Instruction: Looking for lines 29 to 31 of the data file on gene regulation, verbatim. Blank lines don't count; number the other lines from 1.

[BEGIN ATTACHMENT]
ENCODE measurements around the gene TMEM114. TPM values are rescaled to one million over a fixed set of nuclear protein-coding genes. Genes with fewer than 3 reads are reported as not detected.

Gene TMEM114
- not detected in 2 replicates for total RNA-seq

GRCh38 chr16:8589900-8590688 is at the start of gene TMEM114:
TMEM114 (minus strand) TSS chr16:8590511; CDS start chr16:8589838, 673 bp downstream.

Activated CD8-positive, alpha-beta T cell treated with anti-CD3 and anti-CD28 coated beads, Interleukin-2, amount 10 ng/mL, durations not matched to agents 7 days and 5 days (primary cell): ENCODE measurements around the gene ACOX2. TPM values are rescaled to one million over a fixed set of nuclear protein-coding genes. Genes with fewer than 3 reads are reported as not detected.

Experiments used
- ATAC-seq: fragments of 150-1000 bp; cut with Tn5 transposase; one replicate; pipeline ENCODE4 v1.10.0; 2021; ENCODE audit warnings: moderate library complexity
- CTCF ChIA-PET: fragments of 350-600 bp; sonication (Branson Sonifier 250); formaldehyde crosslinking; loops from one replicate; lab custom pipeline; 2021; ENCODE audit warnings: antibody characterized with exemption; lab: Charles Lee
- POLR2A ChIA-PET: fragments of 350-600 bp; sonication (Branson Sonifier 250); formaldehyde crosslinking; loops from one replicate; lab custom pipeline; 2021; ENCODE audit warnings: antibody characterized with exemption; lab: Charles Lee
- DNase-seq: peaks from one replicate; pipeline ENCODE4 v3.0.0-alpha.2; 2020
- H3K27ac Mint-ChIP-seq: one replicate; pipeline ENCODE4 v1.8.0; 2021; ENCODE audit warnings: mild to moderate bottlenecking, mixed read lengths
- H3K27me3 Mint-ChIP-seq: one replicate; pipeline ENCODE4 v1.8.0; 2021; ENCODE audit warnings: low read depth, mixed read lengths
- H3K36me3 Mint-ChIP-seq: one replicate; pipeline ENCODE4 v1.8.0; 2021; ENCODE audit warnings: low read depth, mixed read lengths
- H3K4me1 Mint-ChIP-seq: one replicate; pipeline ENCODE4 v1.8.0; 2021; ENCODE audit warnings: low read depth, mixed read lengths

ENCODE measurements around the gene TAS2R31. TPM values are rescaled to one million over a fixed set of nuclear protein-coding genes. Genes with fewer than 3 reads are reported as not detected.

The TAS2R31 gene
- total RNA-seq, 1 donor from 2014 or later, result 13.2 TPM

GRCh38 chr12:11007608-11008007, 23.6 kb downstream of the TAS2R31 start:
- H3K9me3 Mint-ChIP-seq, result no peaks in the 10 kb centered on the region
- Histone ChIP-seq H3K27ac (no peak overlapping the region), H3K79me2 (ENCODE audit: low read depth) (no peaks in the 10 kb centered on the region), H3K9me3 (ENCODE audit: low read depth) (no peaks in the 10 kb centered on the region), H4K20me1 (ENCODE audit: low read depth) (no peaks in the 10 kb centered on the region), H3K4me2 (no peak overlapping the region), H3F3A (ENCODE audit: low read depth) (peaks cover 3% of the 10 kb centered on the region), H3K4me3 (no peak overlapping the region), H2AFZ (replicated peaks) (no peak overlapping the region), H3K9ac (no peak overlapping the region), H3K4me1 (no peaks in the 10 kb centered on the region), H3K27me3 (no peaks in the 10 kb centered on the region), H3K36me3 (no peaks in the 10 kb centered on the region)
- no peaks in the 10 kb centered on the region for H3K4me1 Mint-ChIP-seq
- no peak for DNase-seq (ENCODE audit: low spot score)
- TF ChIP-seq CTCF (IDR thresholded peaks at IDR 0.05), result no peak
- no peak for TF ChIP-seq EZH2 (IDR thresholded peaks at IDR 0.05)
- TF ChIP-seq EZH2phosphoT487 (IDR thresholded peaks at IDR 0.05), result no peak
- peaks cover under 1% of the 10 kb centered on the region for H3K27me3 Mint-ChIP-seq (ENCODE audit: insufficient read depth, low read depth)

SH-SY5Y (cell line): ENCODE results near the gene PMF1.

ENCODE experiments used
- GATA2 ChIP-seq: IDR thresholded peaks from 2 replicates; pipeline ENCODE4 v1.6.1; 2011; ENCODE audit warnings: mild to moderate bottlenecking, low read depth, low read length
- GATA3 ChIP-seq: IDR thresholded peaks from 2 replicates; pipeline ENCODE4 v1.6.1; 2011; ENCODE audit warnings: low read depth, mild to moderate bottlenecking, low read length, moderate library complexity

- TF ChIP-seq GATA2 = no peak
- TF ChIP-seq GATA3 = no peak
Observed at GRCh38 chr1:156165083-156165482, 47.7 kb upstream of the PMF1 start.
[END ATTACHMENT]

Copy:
ENCODE experiments used
- GATA2 ChIP-seq: IDR thresholded peaks from 2 replicates; pipeline ENCODE4 v1.6.1; 2011; ENCODE audit warnings: mild to moderate bottlenecking, low read depth, low read length
- GATA3 ChIP-seq: IDR thresholded peaks from 2 replicates; pipeline ENCODE4 v1.6.1; 2011; ENCODE audit warnings: low read depth, mild to moderate bottlenecking, low read length, moderate library complexity